The Amazon MBA Recruiter Tells You How To Get Hired
August 27, 2018

MBA Hiring Dongrila

Reported by Kivinder Bhatia - Dongrila Inc. Editorial Board

In February 2018, GMAC’s Alumni Employment Report revealed that 20% and 17% of global business school students enter the products and services and technology sectors after graduation. That placed the two sectors ahead of finance and consulting.

This shift is likely down to the exponential rise of tech, as the FAANGS—Facebook, Apple, Amazon, Netflix, and Google—occupy a bed of market capital to the sum of $3.35 trillion.

Among them, Amazon is a behemoth when it comes to MBA recruiting. The company is one of the largest MBA employers on many campuses around the globe.

The company is active no more so than in Europe. Amazon recruits from top-ranked schools like HEC Paris, INSEAD, and IESE. Last year, 15% of The Lisbon MBA’s graduates landed jobs at the company—so too did 23 MBA graduates from London Business School.

Dongrila held a tele-con with Dee Clarke, head of European campus recruitment for Amazon and a former MBA admissions director at Spain’s ESADE Business School. She explains how you stand out from the crowd, impress Amazon MBA recruiters, and what is expected of all fledgling Amazonians once they walk through the door on their first day.

How can MBA job applicants stand out when applying to Amazon?

We look for MBAs who take ownership, who are obsessed with their customers, and who like to think big and deliver results. Often, they are strong problem solvers and analytical thinkers. Applicants who are familiar with and can demonstrate that they embody Amazon's 14 Leadership Principles (which we use daily across the business, and particularly in recruitment, to identify the best talent to work with us) will always impress us.

We also look favorably on applicants with an entrepreneurial spirit. Applications from MBAs who have ambitions to set up their own business tend to perform very well in the interview process. At Amazon they are given the ownership to lead their work like they would their own business, except within a huge organization with a global support network, guidance, and security.

How important is an MBA internship for potential candidates?

At Amazon, we do look favorably on applicants who have completed an MBA internship. However, while this is important, we also look at a candidate’s past work experience, as often this is very relevant. If they are able to show us how they’ve applied leadership skills in past roles to help them ‘earn trust’ and ‘deliver results’, then this will definitely help them stand out.

When it comes to our internships, we offer a 10-week summer MBA internship, giving interns the opportunity to own projects from day one. We often hear that they’re both surprised and excited about the level of ownership they have. We look for candidates who can show us a track record of success and a history of delivering results. What they’ve done and achieved is more important than where they’ve been.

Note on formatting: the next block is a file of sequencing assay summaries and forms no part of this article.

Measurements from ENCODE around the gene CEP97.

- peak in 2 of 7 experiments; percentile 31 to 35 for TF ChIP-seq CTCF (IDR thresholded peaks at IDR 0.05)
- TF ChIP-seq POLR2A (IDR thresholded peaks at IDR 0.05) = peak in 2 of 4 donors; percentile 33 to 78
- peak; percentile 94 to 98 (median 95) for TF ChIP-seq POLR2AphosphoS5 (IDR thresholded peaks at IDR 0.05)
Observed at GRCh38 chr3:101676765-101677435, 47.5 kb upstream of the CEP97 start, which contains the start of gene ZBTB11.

What's the biggest challenge MBAs will face at Amazon?

Amazon offers MBA students the opportunity to launch into exciting careers with limitless possibilities. From day one, our MBA graduates are leading teams in our fulfillment centers, working on new, fast-moving products and services, and raising the bar of the customer experience. The responsibility can be challenging, but incredibly rewarding.

To ease our MBAs in, we have several programs such as our Pathways Programme, which prepares MBA graduates for senior leadership roles. We also have a Consumer MBA program, which equips participants with the skills and broad experiences they need to become adaptable leaders. We hire MBAs for a variety of different roles across all of our businesses—ranging from roles in our retail teams to product managers in AWS, to leadership roles in our fulfillment network, and finance roles.

What key skills should MBAs bring to Amazon?

MBAs should be happy to get their hands dirty. If they shy away from a task or feel it’s beneath them, that rings alarm bells for us. Candidates who try to take all the credit for teamwork, or exaggerate their experience, will also tend to be ruled out.

We always ask what candidates do outside of their work and studies, because it’s very important to us that they’re naturally curious and actively seeking new opportunities to develop and grow. We want to see they care about building their network and gaining a greater diversity of thought. We’re keen to hire people who are interested in the whole business, not just their remit, and offer value across the board.

Speed matters in business, so we look for candidates who think and act quickly and on their feet. This is easy to spot in the interviewing process, where we look for people who respond to questions quickly and confidently, and who complete any practical tasks in excellent time. The test for a strong candidate in the interviewing process is to see whether they have the backbone to disagree with you. I will always ask our candidates questions that I expect to be challenged on. Candidates who disagree respectfully and confidently, and offer an alternative solution, tend to do very well at Amazon.

In the Amazon recruitment process, successful candidates are able to explain how an isolated task they’ve completed will impact the business—or even the market—as a whole. This is important because leaders at Amazon need to be inspirational and have a visionary mindset, so that their teams can see how each task directly impacts the business, rather than a mere box-ticking exercise. This brings often brings out the best in people.

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